April 2015



Civil Unrest in Baltimore

Written by , Posted in Culture, Politics, Race


A major American city is talking. Will anyone listen?


Still trying to wrap my head around everything that’s been going on in Baltimore. A few thoughts:

1. The Baltimore city government needs to move quickly to make the results of their investigation in Gray’s homicide public.

1a. Using racialized language (i.e., “thugs”) at a time like this is not a smart move, even if you are a black elected official.

2. We’re at a point where only the most ardent police apologists can deny that there are aspects of law enforcement culture that are rotten and need to be changed. That will require changes in technology (i.e., body cams), recruiting, training, department policy, police culture, investigation, and prosecution. Police who betray their oaths and commit serious crimes, and the arms of law enforcement that are complicit, undermine the very rule of law they have sworn to protect.

3. In times like this I take everything I hear from the major media outlets with a grain of salt. These companies have a bottom line and certain types of coverage sells. They also have political agendas and certain types of coverage can activate viewers and voters.

4. It is easy to draw a straight line from the anger at Freddie Gray’s death, and the subsequent lack of info re: the investigation, to the peaceful protests over the weekend. You can see it in the signs, hear it in the chants, etc. Less clear, even though basically accepted as gospel, is the motivations of the teenagers who seemed to be responsible for the majority of the rioting and looting Monday night.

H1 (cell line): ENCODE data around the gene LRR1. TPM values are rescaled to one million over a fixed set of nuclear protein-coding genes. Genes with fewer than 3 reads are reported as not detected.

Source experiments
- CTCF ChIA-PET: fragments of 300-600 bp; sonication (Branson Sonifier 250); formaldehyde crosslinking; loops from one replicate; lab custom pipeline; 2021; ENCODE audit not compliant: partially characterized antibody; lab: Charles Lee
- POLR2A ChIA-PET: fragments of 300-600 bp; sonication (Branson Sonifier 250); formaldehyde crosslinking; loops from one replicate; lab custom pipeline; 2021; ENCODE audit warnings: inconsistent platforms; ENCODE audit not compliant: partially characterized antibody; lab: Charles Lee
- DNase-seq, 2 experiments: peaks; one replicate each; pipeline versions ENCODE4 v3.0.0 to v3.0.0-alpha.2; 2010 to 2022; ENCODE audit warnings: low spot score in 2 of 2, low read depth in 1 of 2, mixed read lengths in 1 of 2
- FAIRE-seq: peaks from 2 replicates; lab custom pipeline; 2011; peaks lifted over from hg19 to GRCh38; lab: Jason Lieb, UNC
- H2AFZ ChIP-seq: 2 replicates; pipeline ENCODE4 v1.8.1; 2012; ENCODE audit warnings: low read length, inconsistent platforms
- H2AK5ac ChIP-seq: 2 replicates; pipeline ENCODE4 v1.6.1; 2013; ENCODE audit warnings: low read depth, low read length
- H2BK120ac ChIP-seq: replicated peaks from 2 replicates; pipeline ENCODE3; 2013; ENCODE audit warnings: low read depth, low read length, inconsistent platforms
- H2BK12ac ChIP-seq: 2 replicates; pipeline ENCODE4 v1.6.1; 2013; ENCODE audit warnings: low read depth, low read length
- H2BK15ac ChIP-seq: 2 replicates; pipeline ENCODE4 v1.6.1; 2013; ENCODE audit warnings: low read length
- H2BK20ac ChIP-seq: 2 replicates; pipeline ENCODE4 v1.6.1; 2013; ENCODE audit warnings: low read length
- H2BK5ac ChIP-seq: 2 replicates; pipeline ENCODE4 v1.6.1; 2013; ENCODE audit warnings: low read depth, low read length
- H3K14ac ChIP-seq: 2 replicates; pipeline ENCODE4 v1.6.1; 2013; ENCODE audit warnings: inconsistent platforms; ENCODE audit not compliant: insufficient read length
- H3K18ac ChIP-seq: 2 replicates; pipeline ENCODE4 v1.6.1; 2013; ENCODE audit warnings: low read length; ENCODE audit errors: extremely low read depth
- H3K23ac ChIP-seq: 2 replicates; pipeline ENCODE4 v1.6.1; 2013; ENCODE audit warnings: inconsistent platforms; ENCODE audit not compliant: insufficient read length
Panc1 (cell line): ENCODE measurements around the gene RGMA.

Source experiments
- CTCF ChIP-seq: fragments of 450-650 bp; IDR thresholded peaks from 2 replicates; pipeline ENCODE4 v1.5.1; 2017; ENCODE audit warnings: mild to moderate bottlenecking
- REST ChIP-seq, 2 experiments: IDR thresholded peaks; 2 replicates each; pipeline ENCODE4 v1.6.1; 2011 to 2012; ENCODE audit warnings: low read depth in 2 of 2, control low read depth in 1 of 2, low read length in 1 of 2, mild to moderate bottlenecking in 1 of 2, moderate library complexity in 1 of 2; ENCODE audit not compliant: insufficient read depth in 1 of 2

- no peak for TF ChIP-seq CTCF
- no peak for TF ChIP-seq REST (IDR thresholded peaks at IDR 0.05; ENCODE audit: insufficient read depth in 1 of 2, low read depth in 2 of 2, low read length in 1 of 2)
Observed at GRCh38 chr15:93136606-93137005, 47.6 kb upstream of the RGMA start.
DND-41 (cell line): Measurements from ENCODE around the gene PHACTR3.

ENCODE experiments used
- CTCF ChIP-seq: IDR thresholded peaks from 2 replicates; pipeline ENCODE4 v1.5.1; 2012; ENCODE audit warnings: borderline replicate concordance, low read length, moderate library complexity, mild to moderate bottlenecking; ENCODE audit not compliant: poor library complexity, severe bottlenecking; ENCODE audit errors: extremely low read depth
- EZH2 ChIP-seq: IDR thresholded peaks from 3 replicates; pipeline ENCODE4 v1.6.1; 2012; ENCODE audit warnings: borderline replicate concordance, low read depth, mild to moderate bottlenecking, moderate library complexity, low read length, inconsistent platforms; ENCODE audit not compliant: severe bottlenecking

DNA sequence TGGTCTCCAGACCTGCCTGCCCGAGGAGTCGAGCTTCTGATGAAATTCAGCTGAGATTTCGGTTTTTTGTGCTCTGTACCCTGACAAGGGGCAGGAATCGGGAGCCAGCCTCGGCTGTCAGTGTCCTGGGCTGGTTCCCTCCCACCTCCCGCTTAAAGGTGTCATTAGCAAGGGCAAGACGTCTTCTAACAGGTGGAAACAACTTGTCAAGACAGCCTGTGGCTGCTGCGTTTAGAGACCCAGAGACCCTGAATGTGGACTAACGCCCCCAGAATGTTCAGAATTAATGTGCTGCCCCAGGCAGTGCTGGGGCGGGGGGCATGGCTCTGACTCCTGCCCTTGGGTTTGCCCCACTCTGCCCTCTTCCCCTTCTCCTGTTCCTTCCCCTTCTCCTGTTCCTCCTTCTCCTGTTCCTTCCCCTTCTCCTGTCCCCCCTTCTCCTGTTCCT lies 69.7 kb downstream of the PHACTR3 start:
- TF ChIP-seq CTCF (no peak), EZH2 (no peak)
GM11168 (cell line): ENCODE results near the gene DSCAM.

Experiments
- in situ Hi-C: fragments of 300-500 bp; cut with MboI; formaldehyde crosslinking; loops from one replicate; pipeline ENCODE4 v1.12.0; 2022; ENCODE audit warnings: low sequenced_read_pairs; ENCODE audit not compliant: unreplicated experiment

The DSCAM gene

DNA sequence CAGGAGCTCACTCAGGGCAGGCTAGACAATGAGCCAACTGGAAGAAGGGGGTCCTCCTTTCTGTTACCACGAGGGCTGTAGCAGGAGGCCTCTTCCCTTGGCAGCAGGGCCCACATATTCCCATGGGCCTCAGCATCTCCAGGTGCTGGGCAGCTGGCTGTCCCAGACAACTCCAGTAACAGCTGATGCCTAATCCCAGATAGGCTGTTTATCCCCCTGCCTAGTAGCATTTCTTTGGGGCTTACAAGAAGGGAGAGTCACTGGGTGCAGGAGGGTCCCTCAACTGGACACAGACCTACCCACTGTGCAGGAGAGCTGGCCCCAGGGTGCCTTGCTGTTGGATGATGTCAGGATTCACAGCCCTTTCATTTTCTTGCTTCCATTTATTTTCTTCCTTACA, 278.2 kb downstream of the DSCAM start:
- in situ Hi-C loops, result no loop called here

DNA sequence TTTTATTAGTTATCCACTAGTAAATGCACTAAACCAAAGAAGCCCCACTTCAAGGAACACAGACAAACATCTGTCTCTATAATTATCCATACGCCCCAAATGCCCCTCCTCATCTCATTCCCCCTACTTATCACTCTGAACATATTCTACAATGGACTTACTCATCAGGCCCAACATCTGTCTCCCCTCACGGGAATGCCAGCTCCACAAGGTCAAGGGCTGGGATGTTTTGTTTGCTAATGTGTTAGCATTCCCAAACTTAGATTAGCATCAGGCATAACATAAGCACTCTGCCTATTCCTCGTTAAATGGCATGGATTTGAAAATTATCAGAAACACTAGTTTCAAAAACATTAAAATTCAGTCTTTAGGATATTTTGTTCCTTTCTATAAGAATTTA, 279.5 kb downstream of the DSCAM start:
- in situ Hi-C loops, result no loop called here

Everyone has assumed these young people were acting out years of pent up rage and resorting to the only thing they could do to have their voices heard. I’m wary of making such generalizations without hearing from the young people themselves. It is easy to project our long held anger about systemic oppression on to people who look like us but it is dangerous to know what anyone truly feels without hearing from them.

The irony of comparing the riots in Baltimore to ones that happen after major sporting events is that the motives of those majority-white crowds are rarely dissected in public spaces. My wife asked me why I thought people burned cars and busted windows after their team won or lost) a championship. My response? Among other things, I think three elements that come into play are a primal desire to tear stuff up, a socially acceptable (relatively speaking) environment in which to do so, and the power of groupthink. I believe in the humanity of black people so much that I can’t dismiss those feelings as entirely plausible factors as well.

5. I don’t think we should be flip about the long-term impact of rioting and looting in minority communities. There is no question that lives should matter a lot more to us all than broken windows. We should all agree on that point. That said, destroying our own neighborhoods can have consequences (e.g., middle class flight, neighborhood blight, economic disinvestment, gentrification) that can harm these communities. This thing is chess, not checkers.

6. I have heard any number of people (FB friends, city officials, political pundits, media, professors, and public intellectuals) explain the myriad social, economic, social, and political factors that are at the root of the civil unrest in Baltimore the other night. What I have not heard from ANY of them is a set of tangible solutions. To be clear, I’m not referring to Freddie Gray’s case specifically because at best, that was taken to be the match, not the kindling, that started the rioting.